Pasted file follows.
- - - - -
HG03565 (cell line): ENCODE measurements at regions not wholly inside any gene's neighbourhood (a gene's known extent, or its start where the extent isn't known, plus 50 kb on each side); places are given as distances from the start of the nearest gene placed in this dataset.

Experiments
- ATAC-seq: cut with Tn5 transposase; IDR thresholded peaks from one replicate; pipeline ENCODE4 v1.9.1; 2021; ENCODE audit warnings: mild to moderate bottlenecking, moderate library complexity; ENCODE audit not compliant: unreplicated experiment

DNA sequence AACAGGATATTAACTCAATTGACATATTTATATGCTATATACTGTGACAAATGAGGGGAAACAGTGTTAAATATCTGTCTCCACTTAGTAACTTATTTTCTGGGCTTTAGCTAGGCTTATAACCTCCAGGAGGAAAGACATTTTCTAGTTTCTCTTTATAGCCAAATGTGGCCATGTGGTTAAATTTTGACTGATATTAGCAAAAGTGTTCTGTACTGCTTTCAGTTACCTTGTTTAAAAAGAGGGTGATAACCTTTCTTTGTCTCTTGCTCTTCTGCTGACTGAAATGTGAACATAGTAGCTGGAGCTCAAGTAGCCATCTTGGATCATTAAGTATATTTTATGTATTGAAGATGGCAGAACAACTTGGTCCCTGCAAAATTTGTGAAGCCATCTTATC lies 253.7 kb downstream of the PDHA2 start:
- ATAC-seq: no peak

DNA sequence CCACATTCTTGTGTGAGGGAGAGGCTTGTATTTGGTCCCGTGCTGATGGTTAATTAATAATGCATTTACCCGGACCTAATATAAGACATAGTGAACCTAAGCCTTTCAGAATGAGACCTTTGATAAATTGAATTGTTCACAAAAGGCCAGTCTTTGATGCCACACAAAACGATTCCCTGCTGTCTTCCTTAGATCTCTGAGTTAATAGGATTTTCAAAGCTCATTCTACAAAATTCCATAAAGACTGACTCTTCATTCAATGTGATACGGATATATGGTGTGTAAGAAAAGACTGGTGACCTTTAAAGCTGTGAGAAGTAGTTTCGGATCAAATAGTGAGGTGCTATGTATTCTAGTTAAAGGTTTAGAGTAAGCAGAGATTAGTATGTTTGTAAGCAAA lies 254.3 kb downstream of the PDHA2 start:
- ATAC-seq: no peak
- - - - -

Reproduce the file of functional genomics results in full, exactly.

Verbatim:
HG03565 (cell line): ENCODE measurements at regions not wholly inside any gene's neighbourhood (a gene's known extent, or its start where the extent isn't known, plus 50 kb on each side); places are given as distances from the start of the nearest gene placed in this dataset.

Experiments
- ATAC-seq: cut with Tn5 transposase; IDR thresholded peaks from one replicate; pipeline ENCODE4 v1.9.1; 2021; ENCODE audit warnings: mild to moderate bottlenecking, moderate library complexity; ENCODE audit not compliant: unreplicated experiment

DNA sequence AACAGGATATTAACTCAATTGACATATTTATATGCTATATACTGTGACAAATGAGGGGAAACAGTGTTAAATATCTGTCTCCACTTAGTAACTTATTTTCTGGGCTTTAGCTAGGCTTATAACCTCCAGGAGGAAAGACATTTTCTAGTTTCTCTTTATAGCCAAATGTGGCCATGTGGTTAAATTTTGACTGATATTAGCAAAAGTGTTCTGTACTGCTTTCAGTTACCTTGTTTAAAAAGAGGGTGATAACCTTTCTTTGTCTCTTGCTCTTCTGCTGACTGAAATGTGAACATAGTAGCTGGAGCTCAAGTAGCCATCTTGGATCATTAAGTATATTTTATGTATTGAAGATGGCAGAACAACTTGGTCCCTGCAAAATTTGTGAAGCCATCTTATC lies 253.7 kb downstream of the PDHA2 start:
- ATAC-seq: no peak

DNA sequence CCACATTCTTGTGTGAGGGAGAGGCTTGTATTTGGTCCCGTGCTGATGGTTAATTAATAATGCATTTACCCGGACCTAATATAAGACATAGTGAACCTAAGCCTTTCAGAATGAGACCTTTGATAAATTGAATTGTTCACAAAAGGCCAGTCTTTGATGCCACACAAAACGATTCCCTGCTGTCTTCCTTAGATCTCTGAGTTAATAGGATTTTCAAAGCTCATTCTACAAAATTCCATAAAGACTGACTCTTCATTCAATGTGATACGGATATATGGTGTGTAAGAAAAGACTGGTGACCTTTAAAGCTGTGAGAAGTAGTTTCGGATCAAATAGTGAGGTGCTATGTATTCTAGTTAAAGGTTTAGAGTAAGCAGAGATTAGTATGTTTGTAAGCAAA lies 254.3 kb downstream of the PDHA2 start:
- ATAC-seq: no peak